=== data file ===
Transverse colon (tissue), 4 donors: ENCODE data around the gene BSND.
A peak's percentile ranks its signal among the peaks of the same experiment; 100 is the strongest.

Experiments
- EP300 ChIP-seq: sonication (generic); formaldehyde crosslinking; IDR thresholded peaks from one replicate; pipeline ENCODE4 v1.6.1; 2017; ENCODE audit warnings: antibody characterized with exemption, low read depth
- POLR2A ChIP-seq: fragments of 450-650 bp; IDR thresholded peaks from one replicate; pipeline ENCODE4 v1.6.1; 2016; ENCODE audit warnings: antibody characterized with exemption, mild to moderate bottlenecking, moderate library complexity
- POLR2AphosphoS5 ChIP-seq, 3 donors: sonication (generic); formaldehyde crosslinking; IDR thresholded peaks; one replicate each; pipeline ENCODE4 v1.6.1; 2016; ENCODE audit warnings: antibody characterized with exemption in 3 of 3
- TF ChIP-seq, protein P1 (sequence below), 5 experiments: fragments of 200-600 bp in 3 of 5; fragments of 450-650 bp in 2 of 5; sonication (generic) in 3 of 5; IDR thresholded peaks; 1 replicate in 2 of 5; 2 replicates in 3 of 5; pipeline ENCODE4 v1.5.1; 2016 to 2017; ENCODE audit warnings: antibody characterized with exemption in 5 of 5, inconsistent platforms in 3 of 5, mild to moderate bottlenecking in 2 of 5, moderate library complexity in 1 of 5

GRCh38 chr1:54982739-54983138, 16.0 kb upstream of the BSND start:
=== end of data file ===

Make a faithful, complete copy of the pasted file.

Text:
Transverse colon (tissue), 4 donors: ENCODE data around the gene BSND.
A peak's percentile ranks its signal among the peaks of the same experiment; 100 is the strongest.

Experiments
- EP300 ChIP-seq: sonication (generic); formaldehyde crosslinking; IDR thresholded peaks from one replicate; pipeline ENCODE4 v1.6.1; 2017; ENCODE audit warnings: antibody characterized with exemption, low read depth
- POLR2A ChIP-seq: fragments of 450-650 bp; IDR thresholded peaks from one replicate; pipeline ENCODE4 v1.6.1; 2016; ENCODE audit warnings: antibody characterized with exemption, mild to moderate bottlenecking, moderate library complexity
- POLR2AphosphoS5 ChIP-seq, 3 donors: sonication (generic); formaldehyde crosslinking; IDR thresholded peaks; one replicate each; pipeline ENCODE4 v1.6.1; 2016; ENCODE audit warnings: antibody characterized with exemption in 3 of 3
- TF ChIP-seq, protein P1 (sequence below), 5 experiments: fragments of 200-600 bp in 3 of 5; fragments of 450-650 bp in 2 of 5; sonication (generic) in 3 of 5; IDR thresholded peaks; 1 replicate in 2 of 5; 2 replicates in 3 of 5; pipeline ENCODE4 v1.5.1; 2016 to 2017; ENCODE audit warnings: antibody characterized with exemption in 5 of 5, inconsistent platforms in 3 of 5, mild to moderate bottlenecking in 2 of 5, moderate library complexity in 1 of 5

GRCh38 chr1:54982739-54983138, 16.0 kb upstream of the BSND start: